I fully support people from both left and right coming to together against fuel poverty and put pressure on the various politicos and companies that are responsible for the present crisis. Tory icon Maggie Thatcher has had a large part in it, because the Tories closed down the British coal mines except for a very few in the ’90s or so. The argument for this was that it was supposedly cheaper to import South American coal. An additional, if not the real reason, was that she wished to break the miners’ union, the NUM, because of the way they’d defeated the Tories under Ted Heath.

But energy policy has been a mess. Cameron’s lot got the French nuclear power engineers in to build various nuclear power stations despite problems building them and the sustainability of this strategy as well. And this is apart from Jacob Rees-Mogg showing us all where his sympathies lie last week when the Beeb interviewed him on Radio 4. Instead of sympathising that the price rises were wrong when these companies were making massive profits, the Minister for the 18th Century and Bringing Back Child Chimney-Sweeps declared that those companies had only been able to pay their shareholders dividends of a few pence, and that they needed to do so as a reward on investment. Somehow I don’t think the shareholders only got a few pence as dividends. The companies’ directors certainly didn’t: they’ve pocket bonuses and salaries worth hundreds of thousands, if not a few cool millions.

I don’t really agree with people refusing to pay their energy bills, as I can see people being prosecuted as a result and going to prison, whereas it should be the energy companies and their bosses up before the beak.

Incidentally, it shows where the sympathies of the Heil are that they published an article about how the ‘don’t pay’ campaign was organised by middle-class ‘Corbynistas’. Oh those poor mega-millionaires, being persecuted by the evil middle class commie followers of the despised Trotskyite running dog Corbyn!

But even so, I agree with her that left and right need to stand together against this poverty and profiteering and look after those who may otherwise think that life is not worth living. Always assuming that she means suicide, and not people trying to flee abroad to live and so help to precipitate a demographic crisis.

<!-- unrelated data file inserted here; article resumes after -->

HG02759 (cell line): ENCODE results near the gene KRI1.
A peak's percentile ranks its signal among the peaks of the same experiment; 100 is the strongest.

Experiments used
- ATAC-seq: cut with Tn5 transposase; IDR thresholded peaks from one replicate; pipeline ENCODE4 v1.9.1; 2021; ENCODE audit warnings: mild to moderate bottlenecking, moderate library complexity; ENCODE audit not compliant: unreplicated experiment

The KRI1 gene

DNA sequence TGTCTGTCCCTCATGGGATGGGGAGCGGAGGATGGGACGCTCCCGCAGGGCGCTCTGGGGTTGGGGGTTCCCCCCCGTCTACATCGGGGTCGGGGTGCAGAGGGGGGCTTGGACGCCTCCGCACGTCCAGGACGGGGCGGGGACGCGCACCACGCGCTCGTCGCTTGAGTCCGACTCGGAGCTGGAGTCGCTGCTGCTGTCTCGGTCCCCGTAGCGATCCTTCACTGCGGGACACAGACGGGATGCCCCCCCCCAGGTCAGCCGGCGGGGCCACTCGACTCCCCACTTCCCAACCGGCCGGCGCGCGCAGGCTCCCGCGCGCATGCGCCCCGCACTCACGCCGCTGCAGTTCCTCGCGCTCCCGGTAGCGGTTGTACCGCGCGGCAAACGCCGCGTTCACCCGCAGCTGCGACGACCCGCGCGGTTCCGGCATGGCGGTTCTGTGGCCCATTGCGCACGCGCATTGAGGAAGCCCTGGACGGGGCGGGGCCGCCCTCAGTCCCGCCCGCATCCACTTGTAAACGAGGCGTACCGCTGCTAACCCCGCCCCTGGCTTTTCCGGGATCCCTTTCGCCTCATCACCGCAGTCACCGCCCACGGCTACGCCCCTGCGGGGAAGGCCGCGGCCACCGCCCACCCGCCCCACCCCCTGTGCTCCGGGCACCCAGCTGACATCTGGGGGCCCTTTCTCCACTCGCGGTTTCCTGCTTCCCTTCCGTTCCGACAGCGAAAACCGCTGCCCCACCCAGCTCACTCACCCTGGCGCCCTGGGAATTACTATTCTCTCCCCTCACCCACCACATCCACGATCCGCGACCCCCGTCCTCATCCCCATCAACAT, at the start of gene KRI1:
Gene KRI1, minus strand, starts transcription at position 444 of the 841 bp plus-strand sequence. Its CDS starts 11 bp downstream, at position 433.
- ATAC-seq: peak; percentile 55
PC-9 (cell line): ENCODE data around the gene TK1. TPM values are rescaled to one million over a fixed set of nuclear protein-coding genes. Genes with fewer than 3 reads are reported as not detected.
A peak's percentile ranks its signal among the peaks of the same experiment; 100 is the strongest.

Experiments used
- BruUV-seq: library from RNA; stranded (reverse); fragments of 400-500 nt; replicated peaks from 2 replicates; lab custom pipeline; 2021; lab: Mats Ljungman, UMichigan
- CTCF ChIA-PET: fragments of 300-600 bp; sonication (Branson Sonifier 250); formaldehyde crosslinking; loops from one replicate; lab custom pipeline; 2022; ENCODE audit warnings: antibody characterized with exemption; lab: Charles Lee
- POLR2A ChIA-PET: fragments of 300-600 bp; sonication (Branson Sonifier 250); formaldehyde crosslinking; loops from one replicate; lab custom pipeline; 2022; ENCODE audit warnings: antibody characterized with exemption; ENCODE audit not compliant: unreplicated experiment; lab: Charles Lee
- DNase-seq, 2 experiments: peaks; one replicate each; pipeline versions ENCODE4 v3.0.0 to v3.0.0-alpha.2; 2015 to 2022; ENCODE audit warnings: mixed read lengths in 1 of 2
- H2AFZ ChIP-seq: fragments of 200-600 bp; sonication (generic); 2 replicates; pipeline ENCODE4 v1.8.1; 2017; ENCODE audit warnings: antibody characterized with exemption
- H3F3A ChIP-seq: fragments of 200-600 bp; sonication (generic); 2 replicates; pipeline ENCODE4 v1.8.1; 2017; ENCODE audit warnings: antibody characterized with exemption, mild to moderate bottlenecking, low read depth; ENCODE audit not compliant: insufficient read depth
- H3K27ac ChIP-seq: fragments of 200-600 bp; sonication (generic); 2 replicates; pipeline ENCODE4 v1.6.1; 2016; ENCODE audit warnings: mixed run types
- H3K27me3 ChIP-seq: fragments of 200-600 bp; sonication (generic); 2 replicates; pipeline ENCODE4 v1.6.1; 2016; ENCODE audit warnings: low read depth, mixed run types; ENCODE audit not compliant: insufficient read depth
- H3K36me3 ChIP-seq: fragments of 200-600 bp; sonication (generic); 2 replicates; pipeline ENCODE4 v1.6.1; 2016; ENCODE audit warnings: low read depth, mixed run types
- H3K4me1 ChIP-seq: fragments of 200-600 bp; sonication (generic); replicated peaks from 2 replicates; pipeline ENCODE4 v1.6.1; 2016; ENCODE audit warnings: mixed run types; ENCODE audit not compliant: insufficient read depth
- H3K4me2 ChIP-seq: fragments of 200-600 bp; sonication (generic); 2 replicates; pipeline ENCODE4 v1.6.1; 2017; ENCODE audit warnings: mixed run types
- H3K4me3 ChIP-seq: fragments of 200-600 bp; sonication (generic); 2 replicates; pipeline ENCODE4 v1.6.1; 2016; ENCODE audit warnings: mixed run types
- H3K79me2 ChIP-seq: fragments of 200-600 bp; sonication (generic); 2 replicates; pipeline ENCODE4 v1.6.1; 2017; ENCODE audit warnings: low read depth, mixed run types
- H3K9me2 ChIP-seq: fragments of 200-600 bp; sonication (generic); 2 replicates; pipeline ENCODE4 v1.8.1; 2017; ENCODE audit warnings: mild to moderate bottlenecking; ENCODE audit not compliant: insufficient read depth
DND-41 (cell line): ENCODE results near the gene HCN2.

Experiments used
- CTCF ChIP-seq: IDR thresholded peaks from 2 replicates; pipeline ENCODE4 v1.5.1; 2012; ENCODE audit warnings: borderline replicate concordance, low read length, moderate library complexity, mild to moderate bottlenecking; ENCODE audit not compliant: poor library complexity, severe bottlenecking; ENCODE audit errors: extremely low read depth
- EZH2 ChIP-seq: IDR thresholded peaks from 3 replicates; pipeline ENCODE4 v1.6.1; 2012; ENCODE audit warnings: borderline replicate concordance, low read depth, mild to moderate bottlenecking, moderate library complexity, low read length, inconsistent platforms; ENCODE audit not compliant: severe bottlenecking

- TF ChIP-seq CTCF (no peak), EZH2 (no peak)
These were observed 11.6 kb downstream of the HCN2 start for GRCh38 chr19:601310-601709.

Grammar Schools Did Not Benefit the Working Class; They Excluded Them

August 13, 2022

I got the book I ordered on James Callaghan’s period as Prime Minister, James Callaghan: An Underrated Prime Minister, edited by Kevin Hickson and Jasper Miles through the post yesterday. It’s a collection of papers on various aspects of Callaghan’s government. I’ll put up a piece introducing it later. I’ve only been dipping into it, reading the odd chapter.

The defeat of Callaghan’s government at the 1979 general election and the victory of Maggie Thatcher ushered in a period of Tory rule that lasted until 1997 when Blair got into power. But he was also a Thatcherite, and in some ways it was a change of face, not a change of direction. Callaghan’s defeat meant the end of the old social democratic consensus, but as recent events are showing, elements of this consensus are still very much relevant and desperately needed. Such as the return of the public utilities to public ownership.

One of the issues the Tory leadership candidates have been promising is the return of the grammar schools. Well, bog-eyed Nicky Morgan promised this a few years ago, and the policy was a failure then. There’s a considerable nostalgia for them in certain parts of the British electorate that still resents the establishment of comprehensive school. For these people there’s a simple difference between the two. Comprehensive schools are nasty failures showing everything wrong with progressive attitudes to education, while the grammar schools with their tradition values were so much better. The Tories have been pushing this line since 1969 or so. The line is that through scholarships and the 11+, working class children who went there had a far better education than they now have in comprehensive schools. But this is a very rosy view of the reality, which was that the grammar schools were solidly middle class institutions from which the working class were largely excluded.

Jane Martin, one of the contributors to the book on Callaghan, makes this point in her chapter ‘Education: Politics And Policy-Making with the Intellectuals of ‘Old’ Labour’. She writes

‘Government reports and sociological surveys soon evidenced the reality behind secondary education for all. It was obvious that middle-class offspring dominated grammar intakes, owing to advantages imbued by family background, and social class remained a major influence on educational achievement. From 1946, the secondary modern schools and bottom streams of the grammar schools were full of working class children who had largely negative experiences. Defenders of selective education argued only a small number of children had the academic ability to attend grammar schools, but research showed that coaching and intensive tuition, used by the middle classes, improved test scores. Added to which, successes secured by fifteen- and sixteen-year old secondary modern school candidates for the new ‘O’ Level examinations exposed the fallibility of a selection process that made it acceptable for around 80 per cent of mainly working-class children to ‘fail’.’ (p. 166).